PVL: Parameter Value Language
|class||Vectal< T >::Const_Iterator|
|A Const_Iterator provides a random access iterator for a const Vectal. More...|
|class||Vectal< T >::Const_Reverse_Iterator|
|A Const_Reverse_Iterator provides a reverse random access iterator for a const Vectal. More...|
|class||Vectal< T >::Iterator|
|An Iterator provides a random access iterator for a Vectal. More...|
|class||Vectal< T >::Reverse_Iterator|
|A Reverse_Iterator provides a reverse random access iterator for a Vectal. More...|
|class||Vectal< T >|
|A Vectal is a vector of virtual objects of any type. More...|
|A Vectal_ID provides a container for the static const ID value inheritied by every instantiation of a Vectal template. More...|
|Defines a memory allocation margin. |
|#define||VECTAL_ID "idaeim::Vectal (1.16 2004/10/26 10:23:05)"|
|#define VECTAL_ID "idaeim::Vectal (1.16 2004/10/26 10:23:05)"|
|#define VECTAL_CAPACITY_MARGIN 8|
Defines a memory allocation margin.
It is possible for two vectors to have continguous memory storage; i.e. one vector's storage immediately follows another's in memory address space. This can result in the end iterator for the first being equivalent to the begin iterator for the second. Typically this doesn't matter because the iterators for the two vectors are not considered to be comparable. However, when iterators for two vectors may be meaningfully compared (e.g. in the Depth_Iterator implementation for PVL:Aggregate and PVL::Array) then it is necessary to guarantee that the end interator can not correspond to any iterator value of another iterator. To accomplish this the memory allocated for a vector - its capacity - must be kept larger than the vector's contents - its size. Since this involves both a check and possible memory reallocation, the VECTAL_CAPACITY_MARGIN defines the margin to apply should a value insertion into the vector exhaust the available capacity; i.e. there will always be some extra capacity (and thus a margin of memory between potentially contiguously allocated vectors), and when reallocation is needed sufficient extra capacity for the specified number of values will be provided.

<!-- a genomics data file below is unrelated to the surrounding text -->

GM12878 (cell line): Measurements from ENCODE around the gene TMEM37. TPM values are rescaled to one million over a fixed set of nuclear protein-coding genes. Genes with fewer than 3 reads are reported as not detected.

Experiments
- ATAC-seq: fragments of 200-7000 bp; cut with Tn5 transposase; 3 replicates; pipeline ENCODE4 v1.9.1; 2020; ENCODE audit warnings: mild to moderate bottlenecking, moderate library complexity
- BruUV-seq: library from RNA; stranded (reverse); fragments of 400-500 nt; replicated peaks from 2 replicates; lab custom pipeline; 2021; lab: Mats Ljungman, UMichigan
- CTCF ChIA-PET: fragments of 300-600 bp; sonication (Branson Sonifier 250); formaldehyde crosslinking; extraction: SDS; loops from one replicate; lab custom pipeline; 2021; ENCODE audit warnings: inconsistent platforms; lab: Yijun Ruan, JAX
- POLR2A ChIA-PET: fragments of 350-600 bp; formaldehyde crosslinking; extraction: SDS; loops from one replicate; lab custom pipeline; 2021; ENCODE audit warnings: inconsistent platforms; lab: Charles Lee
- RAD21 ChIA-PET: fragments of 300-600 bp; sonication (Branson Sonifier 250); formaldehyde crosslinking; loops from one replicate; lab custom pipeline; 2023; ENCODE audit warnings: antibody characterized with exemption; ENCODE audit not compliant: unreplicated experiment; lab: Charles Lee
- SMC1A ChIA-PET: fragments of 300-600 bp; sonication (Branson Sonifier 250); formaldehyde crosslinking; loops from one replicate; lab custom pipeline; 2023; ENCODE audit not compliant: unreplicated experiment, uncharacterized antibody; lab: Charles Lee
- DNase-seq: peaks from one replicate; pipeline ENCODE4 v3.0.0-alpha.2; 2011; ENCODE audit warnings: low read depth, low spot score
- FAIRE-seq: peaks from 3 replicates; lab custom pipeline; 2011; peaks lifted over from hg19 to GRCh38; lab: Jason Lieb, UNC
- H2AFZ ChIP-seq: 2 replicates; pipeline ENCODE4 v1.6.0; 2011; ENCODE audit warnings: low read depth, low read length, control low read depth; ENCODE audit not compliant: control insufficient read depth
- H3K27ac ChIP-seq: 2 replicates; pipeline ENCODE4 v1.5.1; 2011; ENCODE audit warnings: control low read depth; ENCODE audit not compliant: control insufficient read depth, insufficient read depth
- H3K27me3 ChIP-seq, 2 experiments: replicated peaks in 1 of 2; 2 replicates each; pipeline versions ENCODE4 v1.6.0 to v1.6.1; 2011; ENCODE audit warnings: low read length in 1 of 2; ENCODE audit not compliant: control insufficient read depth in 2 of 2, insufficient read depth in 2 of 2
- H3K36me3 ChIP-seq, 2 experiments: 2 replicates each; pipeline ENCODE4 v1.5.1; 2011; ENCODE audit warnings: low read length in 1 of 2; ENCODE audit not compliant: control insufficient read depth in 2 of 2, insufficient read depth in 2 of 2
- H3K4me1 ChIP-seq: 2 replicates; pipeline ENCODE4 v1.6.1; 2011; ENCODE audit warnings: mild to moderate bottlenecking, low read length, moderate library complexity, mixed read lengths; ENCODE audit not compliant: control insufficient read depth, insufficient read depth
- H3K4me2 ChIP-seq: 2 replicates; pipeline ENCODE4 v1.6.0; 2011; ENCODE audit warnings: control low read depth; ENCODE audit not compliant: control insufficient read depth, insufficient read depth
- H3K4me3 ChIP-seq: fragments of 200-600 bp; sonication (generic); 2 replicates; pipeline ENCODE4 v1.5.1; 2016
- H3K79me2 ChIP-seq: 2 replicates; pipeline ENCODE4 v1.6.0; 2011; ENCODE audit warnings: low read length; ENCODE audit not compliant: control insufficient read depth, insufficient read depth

If the value of the symbol is zero, no extra capacity will be provided and the capacity check will be eliminated. While this usually results in Vectals with no excess memory allocated, it is not necessarily the most efficient as each unit of extra capacity is only the size of a pointer and each addition of a Vectal element may require a memory rellocation operation which could be avoided if sufficient capacity is already available and done in modestly larger chunks.